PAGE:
The National Basketball Association in Canada is one of the latest companies to have experienced a serious breach of their fan’s data, after food delivery company DoorDash and Capital One also suffered from huge digital intrusions earlier this year. In an email to their fans and subscribers on Monday, the NBA confirmed that they had suffered an intrusion into one of their computer servers, which had contained information about an undisclosed number of Canadians. Their email explained that the customer data that could have potentially been accessed by hackers may include names, addresses, email addresses, phone numbers and “other information you provided when you entered an online NBA contest.”
The Australian Signals Directorate (ASD)’s Australian Cyber Security Centre (ACSC) has published a set of two guides designed to help Australian government, commercial organizations, and enterprises harden the security of iOS and Android devices in their fleets. ACSC also mentions that although some of the recommendations included in these guides will reduce security risks, they might also notably degrade the user experience and system functionality. Therefore, organizations are advised to balance out the security and user experience requirements given that not all recommendations are designed to be suitable for all environments.
Hackers caused havoc at four restaurant chains in the U.S. over the summer after compromising their payment systems with malware that stole customers’ payment card information. In the last two days, McAlister’s Deli, Moe’s Southwest Grill, Schlotzsky’s, and Hy-Vee disclosed publicly that their networks were infected with point-of-sale malware copying data from cards used in person at certain locations. McAlister’s, Moe’s, and Schlotzsky’s together have around 1,500 locations spread across the U.S. and are owned by the same parent company, Focus Brands.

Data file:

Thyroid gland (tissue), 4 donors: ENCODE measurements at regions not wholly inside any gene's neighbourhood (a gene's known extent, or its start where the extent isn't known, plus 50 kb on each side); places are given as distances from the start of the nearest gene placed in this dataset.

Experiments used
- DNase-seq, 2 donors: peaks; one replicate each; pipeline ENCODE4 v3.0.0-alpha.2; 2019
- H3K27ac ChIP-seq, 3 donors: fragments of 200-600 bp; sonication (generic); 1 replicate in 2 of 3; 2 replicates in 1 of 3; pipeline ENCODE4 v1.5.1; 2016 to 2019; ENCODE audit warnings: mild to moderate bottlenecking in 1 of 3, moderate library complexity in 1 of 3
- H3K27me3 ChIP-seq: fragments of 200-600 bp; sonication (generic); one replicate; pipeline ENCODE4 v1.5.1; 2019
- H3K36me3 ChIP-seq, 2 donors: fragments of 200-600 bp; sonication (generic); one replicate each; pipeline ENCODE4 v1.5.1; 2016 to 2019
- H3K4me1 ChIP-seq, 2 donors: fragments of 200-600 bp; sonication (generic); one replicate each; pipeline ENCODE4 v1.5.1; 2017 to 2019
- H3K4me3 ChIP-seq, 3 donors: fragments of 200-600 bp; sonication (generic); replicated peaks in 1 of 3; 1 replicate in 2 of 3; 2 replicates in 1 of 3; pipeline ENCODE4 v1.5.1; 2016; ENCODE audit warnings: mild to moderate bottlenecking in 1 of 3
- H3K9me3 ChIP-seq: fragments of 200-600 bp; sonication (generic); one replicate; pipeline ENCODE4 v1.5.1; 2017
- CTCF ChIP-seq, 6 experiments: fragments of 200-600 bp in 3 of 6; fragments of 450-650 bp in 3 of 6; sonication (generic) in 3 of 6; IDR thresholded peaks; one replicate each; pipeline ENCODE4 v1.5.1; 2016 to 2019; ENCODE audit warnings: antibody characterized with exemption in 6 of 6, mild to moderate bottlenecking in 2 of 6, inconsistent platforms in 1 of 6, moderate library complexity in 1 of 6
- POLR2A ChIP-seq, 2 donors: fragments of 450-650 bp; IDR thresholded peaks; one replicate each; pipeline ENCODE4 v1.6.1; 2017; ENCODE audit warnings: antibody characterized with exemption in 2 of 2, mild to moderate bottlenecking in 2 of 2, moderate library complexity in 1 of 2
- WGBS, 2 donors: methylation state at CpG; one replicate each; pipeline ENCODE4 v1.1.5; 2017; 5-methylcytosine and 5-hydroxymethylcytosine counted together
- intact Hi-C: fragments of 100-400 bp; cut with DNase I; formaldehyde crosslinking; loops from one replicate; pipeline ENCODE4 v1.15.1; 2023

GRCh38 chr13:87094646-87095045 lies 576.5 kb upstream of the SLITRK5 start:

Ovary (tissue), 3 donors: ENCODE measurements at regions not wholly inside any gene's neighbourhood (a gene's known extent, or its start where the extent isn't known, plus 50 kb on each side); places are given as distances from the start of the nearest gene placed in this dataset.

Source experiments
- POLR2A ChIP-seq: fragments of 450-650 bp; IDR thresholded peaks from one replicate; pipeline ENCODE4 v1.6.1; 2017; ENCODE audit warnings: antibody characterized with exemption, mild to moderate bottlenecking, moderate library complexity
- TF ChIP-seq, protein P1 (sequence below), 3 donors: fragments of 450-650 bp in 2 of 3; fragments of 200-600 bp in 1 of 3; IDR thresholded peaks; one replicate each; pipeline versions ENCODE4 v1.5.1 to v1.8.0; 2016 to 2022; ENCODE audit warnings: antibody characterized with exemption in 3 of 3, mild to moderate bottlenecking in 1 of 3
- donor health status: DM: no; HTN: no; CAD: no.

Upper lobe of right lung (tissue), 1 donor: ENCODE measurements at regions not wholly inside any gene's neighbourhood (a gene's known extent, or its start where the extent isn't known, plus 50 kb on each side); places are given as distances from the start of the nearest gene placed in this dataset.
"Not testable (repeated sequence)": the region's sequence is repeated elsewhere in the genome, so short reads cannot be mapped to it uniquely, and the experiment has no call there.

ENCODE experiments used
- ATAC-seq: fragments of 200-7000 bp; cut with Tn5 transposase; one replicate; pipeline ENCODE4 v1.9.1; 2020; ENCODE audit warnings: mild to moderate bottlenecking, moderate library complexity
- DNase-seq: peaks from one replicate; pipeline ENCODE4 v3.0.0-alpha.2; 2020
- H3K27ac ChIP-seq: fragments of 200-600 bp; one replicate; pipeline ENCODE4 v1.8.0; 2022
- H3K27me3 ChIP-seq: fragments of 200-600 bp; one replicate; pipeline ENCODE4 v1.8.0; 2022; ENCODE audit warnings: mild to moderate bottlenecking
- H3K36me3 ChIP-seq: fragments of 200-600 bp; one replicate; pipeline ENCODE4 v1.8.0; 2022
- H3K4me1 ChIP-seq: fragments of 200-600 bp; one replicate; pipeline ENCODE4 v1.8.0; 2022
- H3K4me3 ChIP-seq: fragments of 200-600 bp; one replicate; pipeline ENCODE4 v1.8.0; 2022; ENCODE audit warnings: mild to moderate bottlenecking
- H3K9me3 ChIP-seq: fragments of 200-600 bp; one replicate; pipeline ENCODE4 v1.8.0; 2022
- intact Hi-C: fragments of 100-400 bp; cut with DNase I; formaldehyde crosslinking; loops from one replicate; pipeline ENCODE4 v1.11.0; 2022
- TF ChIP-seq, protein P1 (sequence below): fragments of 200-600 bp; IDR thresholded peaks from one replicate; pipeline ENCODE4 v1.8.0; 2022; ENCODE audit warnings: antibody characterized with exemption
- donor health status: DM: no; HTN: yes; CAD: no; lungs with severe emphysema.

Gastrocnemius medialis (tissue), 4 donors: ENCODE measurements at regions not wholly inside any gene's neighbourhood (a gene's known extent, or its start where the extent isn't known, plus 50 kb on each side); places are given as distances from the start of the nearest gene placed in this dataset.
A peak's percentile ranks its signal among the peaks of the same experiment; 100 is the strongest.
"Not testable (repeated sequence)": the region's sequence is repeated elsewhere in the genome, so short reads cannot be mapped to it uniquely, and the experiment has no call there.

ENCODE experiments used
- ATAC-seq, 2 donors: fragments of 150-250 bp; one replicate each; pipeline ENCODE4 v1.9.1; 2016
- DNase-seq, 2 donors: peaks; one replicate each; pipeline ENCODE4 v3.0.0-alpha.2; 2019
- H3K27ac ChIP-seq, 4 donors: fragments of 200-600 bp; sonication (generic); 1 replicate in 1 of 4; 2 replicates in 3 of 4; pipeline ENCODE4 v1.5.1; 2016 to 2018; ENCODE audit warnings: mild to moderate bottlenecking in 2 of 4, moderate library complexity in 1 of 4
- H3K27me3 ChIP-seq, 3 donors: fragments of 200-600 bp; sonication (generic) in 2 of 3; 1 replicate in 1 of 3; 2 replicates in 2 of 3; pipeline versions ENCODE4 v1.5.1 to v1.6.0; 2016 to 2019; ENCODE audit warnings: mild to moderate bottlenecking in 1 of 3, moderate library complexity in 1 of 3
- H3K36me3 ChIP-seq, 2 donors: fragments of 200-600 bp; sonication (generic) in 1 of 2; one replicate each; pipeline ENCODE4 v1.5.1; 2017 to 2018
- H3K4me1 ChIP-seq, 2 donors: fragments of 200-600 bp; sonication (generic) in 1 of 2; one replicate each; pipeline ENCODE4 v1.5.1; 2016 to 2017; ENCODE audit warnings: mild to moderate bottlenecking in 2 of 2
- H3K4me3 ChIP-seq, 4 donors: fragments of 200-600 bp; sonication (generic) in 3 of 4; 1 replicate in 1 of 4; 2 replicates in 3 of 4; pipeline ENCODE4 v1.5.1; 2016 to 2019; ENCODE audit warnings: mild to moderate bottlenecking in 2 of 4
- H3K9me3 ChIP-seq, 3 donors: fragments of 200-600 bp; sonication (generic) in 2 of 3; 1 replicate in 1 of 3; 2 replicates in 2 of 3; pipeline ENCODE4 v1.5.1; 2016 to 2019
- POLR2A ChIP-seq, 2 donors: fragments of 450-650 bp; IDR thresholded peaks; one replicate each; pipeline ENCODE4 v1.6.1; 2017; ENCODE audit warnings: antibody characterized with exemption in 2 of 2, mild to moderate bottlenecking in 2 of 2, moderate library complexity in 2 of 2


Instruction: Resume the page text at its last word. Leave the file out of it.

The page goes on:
Czech academics have detailed this week a new cryptographic attack that can recover private keys used to sign operations on some smart cards and cryptographic libraries. Once obtained, the private key can allow attackers to spoof any smart cards or sign other cryptographic operations secured by the affected libraries. The attack, named Minerva, was discovered earlier this year in March by academics from the Centre for Research on Cryptography and Security at the Masaryk University, in the Czech Republic.